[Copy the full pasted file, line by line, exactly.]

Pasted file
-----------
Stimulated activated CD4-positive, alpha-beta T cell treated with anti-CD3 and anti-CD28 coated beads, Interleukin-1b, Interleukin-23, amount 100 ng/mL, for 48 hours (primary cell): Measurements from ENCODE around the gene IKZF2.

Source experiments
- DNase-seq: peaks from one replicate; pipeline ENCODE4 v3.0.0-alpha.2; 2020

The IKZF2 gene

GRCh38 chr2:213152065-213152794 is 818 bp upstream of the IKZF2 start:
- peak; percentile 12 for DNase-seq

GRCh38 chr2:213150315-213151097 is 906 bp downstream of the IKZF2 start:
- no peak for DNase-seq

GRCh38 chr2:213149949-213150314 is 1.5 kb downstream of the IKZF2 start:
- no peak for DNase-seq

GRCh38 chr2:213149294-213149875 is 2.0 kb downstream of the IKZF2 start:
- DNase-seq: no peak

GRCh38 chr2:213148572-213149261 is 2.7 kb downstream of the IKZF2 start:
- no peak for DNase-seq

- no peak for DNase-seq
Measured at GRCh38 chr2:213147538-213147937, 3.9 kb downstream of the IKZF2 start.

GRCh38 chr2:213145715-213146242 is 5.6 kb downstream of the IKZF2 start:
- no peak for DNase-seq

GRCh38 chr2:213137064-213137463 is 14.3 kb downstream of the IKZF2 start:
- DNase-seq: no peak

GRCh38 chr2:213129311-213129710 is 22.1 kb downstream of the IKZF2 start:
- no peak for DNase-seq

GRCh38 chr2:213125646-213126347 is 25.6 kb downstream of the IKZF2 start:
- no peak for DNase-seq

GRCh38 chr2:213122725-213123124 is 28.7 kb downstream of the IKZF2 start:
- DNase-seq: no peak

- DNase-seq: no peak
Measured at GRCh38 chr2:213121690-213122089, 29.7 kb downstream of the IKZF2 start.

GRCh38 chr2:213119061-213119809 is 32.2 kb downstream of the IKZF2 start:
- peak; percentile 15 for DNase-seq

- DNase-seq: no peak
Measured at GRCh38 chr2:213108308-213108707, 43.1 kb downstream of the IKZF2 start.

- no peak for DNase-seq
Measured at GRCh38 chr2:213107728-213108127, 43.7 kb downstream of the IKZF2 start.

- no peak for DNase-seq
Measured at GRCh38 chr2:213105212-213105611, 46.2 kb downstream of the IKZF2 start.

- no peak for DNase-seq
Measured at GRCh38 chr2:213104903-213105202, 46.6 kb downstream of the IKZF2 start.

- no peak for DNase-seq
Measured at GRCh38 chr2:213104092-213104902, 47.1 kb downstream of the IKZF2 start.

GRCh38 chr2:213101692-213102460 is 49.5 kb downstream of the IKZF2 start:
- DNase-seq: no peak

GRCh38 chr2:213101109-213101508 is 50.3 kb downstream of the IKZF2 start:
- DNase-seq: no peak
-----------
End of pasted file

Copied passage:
Stimulated activated CD4-positive, alpha-beta T cell treated with anti-CD3 and anti-CD28 coated beads, Interleukin-1b, Interleukin-23, amount 100 ng/mL, for 48 hours (primary cell): Measurements from ENCODE around the gene IKZF2.

Source experiments
- DNase-seq: peaks from one replicate; pipeline ENCODE4 v3.0.0-alpha.2; 2020

The IKZF2 gene

GRCh38 chr2:213152065-213152794 is 818 bp upstream of the IKZF2 start:
- peak; percentile 12 for DNase-seq

GRCh38 chr2:213150315-213151097 is 906 bp downstream of the IKZF2 start:
- no peak for DNase-seq

GRCh38 chr2:213149949-213150314 is 1.5 kb downstream of the IKZF2 start:
- no peak for DNase-seq

GRCh38 chr2:213149294-213149875 is 2.0 kb downstream of the IKZF2 start:
- DNase-seq: no peak

GRCh38 chr2:213148572-213149261 is 2.7 kb downstream of the IKZF2 start:
- no peak for DNase-seq

- no peak for DNase-seq
Measured at GRCh38 chr2:213147538-213147937, 3.9 kb downstream of the IKZF2 start.

GRCh38 chr2:213145715-213146242 is 5.6 kb downstream of the IKZF2 start:
- no peak for DNase-seq

GRCh38 chr2:213137064-213137463 is 14.3 kb downstream of the IKZF2 start:
- DNase-seq: no peak

GRCh38 chr2:213129311-213129710 is 22.1 kb downstream of the IKZF2 start:
- no peak for DNase-seq

GRCh38 chr2:213125646-213126347 is 25.6 kb downstream of the IKZF2 start:
- no peak for DNase-seq

GRCh38 chr2:213122725-213123124 is 28.7 kb downstream of the IKZF2 start:
- DNase-seq: no peak

- DNase-seq: no peak
Measured at GRCh38 chr2:213121690-213122089, 29.7 kb downstream of the IKZF2 start.

GRCh38 chr2:213119061-213119809 is 32.2 kb downstream of the IKZF2 start:
- peak; percentile 15 for DNase-seq

- DNase-seq: no peak
Measured at GRCh38 chr2:213108308-213108707, 43.1 kb downstream of the IKZF2 start.

- no peak for DNase-seq
Measured at GRCh38 chr2:213107728-213108127, 43.7 kb downstream of the IKZF2 start.

- no peak for DNase-seq
Measured at GRCh38 chr2:213105212-213105611, 46.2 kb downstream of the IKZF2 start.

- no peak for DNase-seq
Measured at GRCh38 chr2:213104903-213105202, 46.6 kb downstream of the IKZF2 start.

- no peak for DNase-seq
Measured at GRCh38 chr2:213104092-213104902, 47.1 kb downstream of the IKZF2 start.

GRCh38 chr2:213101692-213102460 is 49.5 kb downstream of the IKZF2 start:
- DNase-seq: no peak

GRCh38 chr2:213101109-213101508 is 50.3 kb downstream of the IKZF2 start:
- DNase-seq: no peak